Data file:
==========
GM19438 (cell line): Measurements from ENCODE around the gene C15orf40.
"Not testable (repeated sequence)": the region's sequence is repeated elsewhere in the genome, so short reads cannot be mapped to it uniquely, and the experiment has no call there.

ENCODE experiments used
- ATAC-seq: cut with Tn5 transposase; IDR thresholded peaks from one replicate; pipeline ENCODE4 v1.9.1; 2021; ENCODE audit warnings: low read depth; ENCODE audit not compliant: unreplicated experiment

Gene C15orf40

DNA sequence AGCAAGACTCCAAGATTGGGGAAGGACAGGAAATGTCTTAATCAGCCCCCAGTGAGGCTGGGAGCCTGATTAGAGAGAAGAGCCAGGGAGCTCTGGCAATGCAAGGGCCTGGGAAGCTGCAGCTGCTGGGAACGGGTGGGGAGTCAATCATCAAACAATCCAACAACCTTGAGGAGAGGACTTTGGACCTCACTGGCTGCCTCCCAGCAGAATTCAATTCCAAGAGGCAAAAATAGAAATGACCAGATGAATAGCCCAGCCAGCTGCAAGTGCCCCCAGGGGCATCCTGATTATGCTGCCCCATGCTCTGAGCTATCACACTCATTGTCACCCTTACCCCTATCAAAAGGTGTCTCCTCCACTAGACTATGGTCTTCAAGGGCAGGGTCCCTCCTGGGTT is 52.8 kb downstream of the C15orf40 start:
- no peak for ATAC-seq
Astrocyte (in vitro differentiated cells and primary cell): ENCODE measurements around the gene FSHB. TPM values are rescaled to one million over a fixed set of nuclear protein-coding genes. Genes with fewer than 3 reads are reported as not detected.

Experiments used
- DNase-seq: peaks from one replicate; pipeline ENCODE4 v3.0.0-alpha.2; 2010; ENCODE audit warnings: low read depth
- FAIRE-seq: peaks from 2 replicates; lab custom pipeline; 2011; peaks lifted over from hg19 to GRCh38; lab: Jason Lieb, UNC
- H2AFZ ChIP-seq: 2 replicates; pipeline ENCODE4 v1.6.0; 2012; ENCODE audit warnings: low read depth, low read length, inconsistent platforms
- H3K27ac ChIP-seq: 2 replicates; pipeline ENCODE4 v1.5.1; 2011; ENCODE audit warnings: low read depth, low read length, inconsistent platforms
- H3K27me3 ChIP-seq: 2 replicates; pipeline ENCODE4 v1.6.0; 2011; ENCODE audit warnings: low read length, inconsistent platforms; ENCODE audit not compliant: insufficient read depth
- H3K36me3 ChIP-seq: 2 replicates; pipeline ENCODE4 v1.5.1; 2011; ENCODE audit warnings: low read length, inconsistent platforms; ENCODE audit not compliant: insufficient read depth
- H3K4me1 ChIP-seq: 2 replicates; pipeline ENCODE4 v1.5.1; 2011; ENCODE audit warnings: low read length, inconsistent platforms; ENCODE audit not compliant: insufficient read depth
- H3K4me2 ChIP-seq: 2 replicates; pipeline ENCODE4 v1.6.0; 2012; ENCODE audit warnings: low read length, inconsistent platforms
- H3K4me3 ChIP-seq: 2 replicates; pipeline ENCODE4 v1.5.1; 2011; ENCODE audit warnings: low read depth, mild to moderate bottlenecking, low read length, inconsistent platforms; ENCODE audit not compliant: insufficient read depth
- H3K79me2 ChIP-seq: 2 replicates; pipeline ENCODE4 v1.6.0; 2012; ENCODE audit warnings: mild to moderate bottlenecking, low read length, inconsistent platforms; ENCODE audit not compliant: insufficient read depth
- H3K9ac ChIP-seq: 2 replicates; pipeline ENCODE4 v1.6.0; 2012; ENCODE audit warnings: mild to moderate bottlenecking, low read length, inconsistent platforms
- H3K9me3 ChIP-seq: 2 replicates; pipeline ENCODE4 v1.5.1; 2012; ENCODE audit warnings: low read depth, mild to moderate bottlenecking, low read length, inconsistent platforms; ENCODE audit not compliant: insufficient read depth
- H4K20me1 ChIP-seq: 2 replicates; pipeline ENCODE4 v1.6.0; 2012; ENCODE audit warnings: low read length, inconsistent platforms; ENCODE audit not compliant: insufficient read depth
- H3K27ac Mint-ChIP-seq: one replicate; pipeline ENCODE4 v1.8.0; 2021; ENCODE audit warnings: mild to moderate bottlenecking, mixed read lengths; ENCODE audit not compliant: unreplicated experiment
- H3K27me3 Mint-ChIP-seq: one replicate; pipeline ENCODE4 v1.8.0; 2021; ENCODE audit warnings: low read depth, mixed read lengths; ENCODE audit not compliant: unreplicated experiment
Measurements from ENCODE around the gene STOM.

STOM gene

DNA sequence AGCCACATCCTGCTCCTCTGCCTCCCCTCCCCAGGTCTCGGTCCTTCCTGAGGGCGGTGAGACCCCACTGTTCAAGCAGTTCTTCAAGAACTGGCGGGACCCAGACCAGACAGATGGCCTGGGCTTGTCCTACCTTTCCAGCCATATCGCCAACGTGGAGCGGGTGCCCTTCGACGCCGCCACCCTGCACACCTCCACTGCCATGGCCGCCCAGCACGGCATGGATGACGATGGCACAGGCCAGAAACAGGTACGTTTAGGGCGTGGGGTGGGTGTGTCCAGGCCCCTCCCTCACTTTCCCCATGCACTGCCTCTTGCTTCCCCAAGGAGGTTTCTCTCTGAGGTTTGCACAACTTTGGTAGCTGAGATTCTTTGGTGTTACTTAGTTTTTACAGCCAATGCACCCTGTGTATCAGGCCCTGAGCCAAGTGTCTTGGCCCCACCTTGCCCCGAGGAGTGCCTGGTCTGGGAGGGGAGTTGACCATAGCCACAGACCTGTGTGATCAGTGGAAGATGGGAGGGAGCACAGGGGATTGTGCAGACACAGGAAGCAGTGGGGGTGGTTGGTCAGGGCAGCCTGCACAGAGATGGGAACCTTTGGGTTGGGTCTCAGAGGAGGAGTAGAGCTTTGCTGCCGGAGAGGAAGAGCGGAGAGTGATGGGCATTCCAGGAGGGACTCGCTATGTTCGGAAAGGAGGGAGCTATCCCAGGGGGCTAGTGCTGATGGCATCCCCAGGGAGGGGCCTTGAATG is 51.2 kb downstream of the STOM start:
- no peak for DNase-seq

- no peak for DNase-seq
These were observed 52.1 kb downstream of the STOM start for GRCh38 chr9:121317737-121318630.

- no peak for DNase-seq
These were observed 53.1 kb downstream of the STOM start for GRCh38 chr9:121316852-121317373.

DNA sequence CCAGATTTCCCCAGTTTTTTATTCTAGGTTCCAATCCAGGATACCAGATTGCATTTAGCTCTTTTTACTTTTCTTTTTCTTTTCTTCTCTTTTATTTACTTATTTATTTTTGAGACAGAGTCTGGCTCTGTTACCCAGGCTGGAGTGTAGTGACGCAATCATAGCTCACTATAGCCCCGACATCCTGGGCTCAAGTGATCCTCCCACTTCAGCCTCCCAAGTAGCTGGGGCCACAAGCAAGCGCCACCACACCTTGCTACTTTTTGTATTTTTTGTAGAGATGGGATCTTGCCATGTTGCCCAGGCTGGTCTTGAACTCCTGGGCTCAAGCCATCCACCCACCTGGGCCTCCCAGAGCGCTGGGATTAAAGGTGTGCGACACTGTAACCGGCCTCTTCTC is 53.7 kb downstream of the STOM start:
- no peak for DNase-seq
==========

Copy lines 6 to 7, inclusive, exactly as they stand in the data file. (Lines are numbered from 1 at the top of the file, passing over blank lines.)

DNA sequence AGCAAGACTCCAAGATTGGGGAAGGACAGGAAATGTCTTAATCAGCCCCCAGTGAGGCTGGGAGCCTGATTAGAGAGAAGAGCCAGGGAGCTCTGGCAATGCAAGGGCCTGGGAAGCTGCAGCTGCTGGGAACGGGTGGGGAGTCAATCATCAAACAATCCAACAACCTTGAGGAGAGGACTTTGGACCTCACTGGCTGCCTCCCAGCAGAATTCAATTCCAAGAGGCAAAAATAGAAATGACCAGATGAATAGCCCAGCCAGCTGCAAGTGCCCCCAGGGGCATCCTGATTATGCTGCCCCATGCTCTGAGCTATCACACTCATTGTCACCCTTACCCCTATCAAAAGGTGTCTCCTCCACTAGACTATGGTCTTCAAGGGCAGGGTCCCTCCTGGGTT is 52.8 kb downstream of the C15orf40 start:
- no peak for ATAC-seq